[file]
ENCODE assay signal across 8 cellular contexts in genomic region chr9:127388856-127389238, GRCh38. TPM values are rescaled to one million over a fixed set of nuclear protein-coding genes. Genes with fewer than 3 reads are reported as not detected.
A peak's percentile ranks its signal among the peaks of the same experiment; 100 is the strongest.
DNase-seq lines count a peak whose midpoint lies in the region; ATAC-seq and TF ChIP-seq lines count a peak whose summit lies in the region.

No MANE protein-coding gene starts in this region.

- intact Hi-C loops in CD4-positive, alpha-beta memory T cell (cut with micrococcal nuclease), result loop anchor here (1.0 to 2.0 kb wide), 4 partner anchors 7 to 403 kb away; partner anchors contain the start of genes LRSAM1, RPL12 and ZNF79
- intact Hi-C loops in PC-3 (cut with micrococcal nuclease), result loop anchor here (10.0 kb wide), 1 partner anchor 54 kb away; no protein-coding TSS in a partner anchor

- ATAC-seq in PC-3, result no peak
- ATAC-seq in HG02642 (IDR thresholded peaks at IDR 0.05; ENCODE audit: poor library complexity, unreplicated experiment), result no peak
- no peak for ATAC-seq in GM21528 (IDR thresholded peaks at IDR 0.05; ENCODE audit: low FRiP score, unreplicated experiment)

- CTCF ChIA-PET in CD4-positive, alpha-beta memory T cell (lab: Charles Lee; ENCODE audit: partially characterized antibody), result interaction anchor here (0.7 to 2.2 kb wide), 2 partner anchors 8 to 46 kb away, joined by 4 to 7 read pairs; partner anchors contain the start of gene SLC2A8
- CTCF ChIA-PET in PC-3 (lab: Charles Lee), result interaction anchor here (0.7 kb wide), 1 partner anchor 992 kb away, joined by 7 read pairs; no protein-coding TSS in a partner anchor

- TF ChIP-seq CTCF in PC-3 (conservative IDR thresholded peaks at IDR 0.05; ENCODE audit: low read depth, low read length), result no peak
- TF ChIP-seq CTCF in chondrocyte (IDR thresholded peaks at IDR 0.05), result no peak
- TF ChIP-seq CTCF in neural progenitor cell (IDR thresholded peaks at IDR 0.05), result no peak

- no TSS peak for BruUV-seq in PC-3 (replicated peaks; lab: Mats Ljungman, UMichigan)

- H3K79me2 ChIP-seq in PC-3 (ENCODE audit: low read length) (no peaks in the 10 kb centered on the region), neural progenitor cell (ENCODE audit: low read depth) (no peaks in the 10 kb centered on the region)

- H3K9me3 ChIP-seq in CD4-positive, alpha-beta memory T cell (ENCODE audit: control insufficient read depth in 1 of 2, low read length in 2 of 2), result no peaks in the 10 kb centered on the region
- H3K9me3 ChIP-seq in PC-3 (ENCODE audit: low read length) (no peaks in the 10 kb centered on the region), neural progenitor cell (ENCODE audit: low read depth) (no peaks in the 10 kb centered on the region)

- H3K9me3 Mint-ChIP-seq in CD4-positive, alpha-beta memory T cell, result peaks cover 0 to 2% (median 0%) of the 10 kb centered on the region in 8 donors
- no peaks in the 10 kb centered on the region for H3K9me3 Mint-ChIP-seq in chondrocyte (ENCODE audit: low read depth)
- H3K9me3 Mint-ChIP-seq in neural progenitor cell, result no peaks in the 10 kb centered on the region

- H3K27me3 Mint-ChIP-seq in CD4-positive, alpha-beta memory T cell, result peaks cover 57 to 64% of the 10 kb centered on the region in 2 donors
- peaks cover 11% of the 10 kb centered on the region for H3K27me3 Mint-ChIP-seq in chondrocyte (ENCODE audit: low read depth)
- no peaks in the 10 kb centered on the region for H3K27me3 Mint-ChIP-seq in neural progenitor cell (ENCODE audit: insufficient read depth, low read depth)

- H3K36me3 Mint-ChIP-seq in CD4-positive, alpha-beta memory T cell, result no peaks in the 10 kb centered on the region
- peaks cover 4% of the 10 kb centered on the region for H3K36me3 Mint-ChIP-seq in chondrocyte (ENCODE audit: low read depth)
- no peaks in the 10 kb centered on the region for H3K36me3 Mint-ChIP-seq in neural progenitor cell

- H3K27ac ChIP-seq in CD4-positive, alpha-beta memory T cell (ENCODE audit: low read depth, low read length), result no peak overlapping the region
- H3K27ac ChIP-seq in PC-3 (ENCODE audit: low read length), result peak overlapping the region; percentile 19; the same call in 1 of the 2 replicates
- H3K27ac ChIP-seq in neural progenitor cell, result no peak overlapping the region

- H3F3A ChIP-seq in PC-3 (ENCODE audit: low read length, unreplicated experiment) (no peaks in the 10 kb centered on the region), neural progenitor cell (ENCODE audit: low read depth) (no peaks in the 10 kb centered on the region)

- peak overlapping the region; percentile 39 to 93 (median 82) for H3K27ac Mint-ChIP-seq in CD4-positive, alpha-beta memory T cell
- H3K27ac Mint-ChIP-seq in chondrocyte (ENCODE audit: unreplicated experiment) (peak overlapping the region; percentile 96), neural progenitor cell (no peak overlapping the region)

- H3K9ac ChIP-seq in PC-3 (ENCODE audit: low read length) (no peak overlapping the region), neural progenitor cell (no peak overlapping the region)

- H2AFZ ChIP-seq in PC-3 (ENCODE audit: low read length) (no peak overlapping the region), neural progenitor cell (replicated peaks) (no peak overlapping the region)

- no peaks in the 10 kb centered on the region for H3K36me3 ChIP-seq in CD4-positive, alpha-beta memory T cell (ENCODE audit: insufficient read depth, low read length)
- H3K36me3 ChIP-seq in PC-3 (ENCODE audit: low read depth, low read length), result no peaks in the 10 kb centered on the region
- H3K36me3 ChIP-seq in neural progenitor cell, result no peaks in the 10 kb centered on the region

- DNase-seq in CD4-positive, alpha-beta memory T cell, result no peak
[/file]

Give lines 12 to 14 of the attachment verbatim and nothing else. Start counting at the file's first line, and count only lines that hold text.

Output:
- TF ChIP-seq CTCF in PC-3 (conservative IDR thresholded peaks at IDR 0.05; ENCODE audit: low read depth, low read length), result no peak
- TF ChIP-seq CTCF in chondrocyte (IDR thresholded peaks at IDR 0.05), result no peak
- TF ChIP-seq CTCF in neural progenitor cell (IDR thresholded peaks at IDR 0.05), result no peak